New SymphonyIRI-Synovate report presents new look at Hispanic consumer
CHICAGO — Hispanics will wield $1.2 trillion in buying power in less than a year, the SymphonyIRI Group and partner Synovate noted Wednesday in a new joint market research report.
The two companies created HispanicLink to help retailers and manufacturers more effectively develop marketing and merchandising programs to reach this burgeoning demographic. The analysis included intel on Hispanics’ shopping habits, cooking, eating and drinking behaviors, health-and-wellness practices and their media preferences.
“[Consumer packaged goods] retailers and manufacturers need to have a better understanding of Hispanic consumers to effectively focus their marketing efforts and win at the shelf,” stated Bob Tomei, president of consumer and shopper marketing for SymphonyIRI.
“This is no easy task when considering the complexity of the Hispanic population, so the HispanicLink report breaks down this multifaceted group in terms of acculturation, language preference and attitudes, and examines their shopping patterns and motivations,” Tomei added. “Retailers and manufacturers no longer have to take a one-size-fits-all approach with Hispanic consumers and can leverage these insights to develop targeted marketing programs.”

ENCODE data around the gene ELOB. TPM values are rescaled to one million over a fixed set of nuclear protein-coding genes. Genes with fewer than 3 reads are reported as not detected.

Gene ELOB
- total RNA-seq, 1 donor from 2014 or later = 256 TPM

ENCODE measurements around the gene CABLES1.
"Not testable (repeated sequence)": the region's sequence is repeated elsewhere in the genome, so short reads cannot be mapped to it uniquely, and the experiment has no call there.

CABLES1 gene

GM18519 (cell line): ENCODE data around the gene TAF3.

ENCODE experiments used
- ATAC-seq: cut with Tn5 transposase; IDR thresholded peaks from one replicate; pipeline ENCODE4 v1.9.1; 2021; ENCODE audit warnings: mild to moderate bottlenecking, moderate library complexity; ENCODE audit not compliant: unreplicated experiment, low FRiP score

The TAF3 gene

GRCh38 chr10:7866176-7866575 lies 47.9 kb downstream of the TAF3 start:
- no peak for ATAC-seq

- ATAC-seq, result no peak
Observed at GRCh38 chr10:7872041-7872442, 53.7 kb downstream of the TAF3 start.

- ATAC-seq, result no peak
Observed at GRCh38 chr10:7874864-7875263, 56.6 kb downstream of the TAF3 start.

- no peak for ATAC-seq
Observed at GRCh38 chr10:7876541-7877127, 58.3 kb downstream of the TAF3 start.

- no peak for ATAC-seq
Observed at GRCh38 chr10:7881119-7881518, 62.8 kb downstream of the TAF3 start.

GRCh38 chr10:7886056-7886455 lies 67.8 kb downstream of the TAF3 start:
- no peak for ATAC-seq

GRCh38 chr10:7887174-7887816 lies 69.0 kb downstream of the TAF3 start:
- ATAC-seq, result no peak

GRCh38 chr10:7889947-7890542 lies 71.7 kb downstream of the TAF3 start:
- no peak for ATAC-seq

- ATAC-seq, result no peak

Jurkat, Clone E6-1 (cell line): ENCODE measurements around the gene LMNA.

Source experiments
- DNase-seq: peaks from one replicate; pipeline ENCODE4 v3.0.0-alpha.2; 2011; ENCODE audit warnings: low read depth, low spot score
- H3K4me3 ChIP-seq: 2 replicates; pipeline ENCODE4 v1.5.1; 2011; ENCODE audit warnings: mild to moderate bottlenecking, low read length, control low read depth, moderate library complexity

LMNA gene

The report also contained a survey and shopping basket analysis component. The survey portion answered questions about Hispanic preferences to help reveal differences in attitudes and the critical “why behind the buy” among more and less acculturated Hispanic households versus non-Hispanic households. Findings included key facts about Hispanic attitudes, preferences and needs that fuel decisions and impact strategies regarding channel selection, product selection, new product opportunities and co-promotion opportunities.
The shopping basket analysis delivered an in-depth view into how Hispanic households shop various classes of trade. It also ranked which categories most likely are to appear in the cart of the average Hispanic household and compared it to a non-Hispanic household.